It’s entirely possible that our first-ever Chelada Party didn’t improve the weather. It wasn’t really intended to do so, but it was hailed as a harbinger of summer and a welcome mat to all things warm and sweaty. One look outside, and you know we’re not ready to roll out the beach towels, though. We held the Chelada Party this past Thursday at Port O’ Call and by all indications, it was a success and worth doing again—maybe in August when we can be nearly certain of warm weather. Most likely, we’ll wait till next year, though, for a very important reason unrelated to bad weather—it’s going to take that long to get all that salt out of our systems.
We had a mariachi band and a build-your-own chelada station. While some people actually took the time to follow the posted chelada recipes, many others just mixed and matched ingredients until their drinks took on the color of spring runoff in San Juan County. They didn’t look at all appetizing to me, but I’m only a judge of character, not beer concoctions. If one was happy to pour some steak sauce, chili powder and clam juice into their beers, I could only look on in amazement, not disgust. I figure those people earned their ulcers fair and square, and I wasn’t about to get all peptic about that. Their wives and mothers? That’s another story.
The Monday prior to the Chelada Party was Memorial Day. On Monday, it rained. At least it did in the morning while I was at Mount Olivet Cemetery laying flowers from one end to the other. I know by some insightful e-mails that a few of you would rather stick your fingers in a blender than be found among Greeks, but if you’re ever looking to find Greeks outside of church or the Greek Festival, you’ll find them at Mount Olivet on Memorial Day. My grandmother was buried there in 1934 in the old Greek section of Mount Olivet. Lots of old Greek burial plots up there, and they continue down the slope to the more recent plots stretching all the way to the cemetery’s western edge.
For good measure, there are a number of Serbs mixed in, too, I suppose because they are primarily Orthodox Christians as are most Greeks. Keeping company, I suppose. Throughout Memorial Day, local Greek priests walk with family members from gravesite to gravesite at which they say prayers and sing the traditional memorial hymn. That hymn, sung at all Greek Orthodox funerals, is basically a repetitive one-liner that translates thusly: May his memory be eternal. Or her memory, depending on whom is being memorialized.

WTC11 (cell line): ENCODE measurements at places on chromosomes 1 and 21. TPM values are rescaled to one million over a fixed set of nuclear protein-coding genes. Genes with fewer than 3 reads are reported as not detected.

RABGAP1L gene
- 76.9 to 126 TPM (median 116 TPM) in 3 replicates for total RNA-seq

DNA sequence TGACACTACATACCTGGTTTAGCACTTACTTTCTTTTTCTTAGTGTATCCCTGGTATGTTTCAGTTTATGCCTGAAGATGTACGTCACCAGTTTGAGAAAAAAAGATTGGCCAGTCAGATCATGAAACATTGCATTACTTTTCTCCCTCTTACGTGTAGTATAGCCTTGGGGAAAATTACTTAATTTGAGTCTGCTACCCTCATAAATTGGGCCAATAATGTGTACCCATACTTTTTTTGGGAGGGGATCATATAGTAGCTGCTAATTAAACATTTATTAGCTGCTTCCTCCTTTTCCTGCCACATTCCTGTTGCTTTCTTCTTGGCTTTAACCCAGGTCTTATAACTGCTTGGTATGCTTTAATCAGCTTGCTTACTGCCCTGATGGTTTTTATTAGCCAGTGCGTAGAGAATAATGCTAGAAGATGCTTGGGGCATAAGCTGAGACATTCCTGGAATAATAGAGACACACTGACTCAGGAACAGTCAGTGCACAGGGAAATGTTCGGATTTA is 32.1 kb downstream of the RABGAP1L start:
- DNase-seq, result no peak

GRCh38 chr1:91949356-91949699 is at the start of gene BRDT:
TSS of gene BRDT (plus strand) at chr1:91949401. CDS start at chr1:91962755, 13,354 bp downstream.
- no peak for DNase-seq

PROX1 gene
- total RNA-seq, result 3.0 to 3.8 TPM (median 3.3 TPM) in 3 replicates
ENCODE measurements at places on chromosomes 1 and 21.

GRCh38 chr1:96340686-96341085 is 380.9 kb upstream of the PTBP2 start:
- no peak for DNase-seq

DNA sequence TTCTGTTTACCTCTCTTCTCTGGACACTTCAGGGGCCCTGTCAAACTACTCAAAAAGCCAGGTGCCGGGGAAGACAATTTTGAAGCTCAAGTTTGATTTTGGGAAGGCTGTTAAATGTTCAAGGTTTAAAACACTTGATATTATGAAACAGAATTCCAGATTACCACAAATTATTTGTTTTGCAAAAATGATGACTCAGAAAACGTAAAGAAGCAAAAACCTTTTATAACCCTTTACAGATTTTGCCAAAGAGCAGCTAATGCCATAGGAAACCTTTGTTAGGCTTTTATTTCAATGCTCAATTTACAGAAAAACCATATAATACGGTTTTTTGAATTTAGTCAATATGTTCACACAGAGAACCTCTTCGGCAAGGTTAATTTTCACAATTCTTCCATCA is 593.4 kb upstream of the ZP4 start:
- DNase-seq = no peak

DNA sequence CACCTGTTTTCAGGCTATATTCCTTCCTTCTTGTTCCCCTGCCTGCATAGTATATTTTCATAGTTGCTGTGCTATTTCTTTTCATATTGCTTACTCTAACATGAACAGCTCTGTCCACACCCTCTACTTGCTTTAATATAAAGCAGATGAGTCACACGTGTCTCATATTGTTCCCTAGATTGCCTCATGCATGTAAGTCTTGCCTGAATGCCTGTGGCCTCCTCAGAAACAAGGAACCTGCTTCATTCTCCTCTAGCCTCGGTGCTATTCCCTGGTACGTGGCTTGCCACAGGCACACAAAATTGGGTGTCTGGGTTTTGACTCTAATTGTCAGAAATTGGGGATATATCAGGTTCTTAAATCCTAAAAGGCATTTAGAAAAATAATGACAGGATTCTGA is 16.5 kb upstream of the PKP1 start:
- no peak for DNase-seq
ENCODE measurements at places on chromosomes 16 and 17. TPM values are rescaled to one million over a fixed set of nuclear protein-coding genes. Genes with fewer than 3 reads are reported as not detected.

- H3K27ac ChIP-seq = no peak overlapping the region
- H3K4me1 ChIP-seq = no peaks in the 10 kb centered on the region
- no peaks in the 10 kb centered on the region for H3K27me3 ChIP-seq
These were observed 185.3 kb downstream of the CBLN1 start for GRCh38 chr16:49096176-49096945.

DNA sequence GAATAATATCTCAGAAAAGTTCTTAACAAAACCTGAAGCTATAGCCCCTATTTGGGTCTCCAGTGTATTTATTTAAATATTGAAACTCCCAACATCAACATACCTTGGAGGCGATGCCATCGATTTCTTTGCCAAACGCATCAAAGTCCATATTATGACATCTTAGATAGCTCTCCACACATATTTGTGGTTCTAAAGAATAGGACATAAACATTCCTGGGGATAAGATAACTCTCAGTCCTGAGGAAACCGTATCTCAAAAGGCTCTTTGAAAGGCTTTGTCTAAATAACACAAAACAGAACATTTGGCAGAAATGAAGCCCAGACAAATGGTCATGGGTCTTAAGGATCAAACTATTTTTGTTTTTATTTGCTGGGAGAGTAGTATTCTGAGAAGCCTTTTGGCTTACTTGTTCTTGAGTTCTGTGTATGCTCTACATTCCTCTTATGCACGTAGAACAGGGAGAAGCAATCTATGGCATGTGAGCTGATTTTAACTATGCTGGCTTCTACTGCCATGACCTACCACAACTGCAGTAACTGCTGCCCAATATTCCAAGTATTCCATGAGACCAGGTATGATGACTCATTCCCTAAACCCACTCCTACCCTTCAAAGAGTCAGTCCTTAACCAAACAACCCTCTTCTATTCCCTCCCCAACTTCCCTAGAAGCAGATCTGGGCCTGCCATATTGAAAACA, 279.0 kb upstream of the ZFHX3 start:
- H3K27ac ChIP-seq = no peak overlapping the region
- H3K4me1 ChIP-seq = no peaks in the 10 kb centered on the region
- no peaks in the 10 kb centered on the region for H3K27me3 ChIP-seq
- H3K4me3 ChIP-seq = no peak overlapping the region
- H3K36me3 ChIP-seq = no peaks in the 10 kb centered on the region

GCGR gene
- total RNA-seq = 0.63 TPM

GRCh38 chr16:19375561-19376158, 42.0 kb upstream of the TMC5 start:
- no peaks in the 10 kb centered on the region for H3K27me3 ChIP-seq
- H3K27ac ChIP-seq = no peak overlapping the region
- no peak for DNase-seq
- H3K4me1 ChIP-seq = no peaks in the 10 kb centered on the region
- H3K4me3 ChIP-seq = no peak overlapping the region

No one is positively certain that the folks being sung to derive any benefit from the short service. However, the prayers and hymns seem to do wonders for the living, as well they should. Such times are meant for remembrance and celebration among those of us who remain. The chance that the prayers also give the departed peace and solace remains for now exactly where it has for over 2,000 years—in the realm of faith and hope. That doesn’t stop some people from trying to short-circuit the process, though.
Most faiths believe their prayers and services supercede that of others. Locally, it goes into warp speed when some take to performing proxy baptisms for the dead into their own religion—Latter-day Saint—because the dead either didn’t get the correct message while here on Earth or didn’t hear it at all. It might be called a celestial make good. It’s a make good so good that it is rumored that Hitler himself has been baptized into Mormonism in the hereafter. If it’s true that Hitler or other barbaric murderers are now Mormon, then I just might have a scotch and milk, as the mere notion of Brother Adolf makes my stomach turn.
I really don’t care if the LDS do such proxy baptisms within the walls of their temples or churches. Like most Americans, I think whatever happens in any church except one attended by Barack Obama should remain private. It’s the ones who take it outside those walls and start calling out those of us who are not LDS that get to me. I’m certain my own grandfather, a Greek Orthodox all of his 94 years and one strengthened into it by his own Christian epiphany as a young boy on Crete, has been given a proxy baptism. I’m not bothered much by that, since his own lineage did not spawn just Greek Orthodox but Mormons as well who may feel an equal spiritual kinship to him as I do. He lived among Mormons for over 70 years and was married to one for more than 60. That couldn’t change his mind. If an LDS family member performed such a rite, they haven’t gone off and bragged about it. That’s the opposite of what you may have read on the daily newspaper Website postings lately, ignited when the Catholic Church refused to turn over historic membership rolls.
Visit those Websites and read all about why a proxy baptism is an act of true love, implying the rest of us have no concept of truth or love. Read about how the departed are receiving a grand favor. Read about how since the dead are already dead, the act hurts no one. Read and learn why, if you’re offended, you are a regular anti-Mormon, nitwit sinner with no hope of salvation—until you die, of course.
If such folks think that a proxy baptism hurts no one, then how about we repeal grave-desecration laws, too. After all, the dead are dead, and there’s no harm if we dig a swimming pool on Granny’s grave, is there? Or how about we have next year’s Chelada Party atop the grave of someone they love? No one will care, right?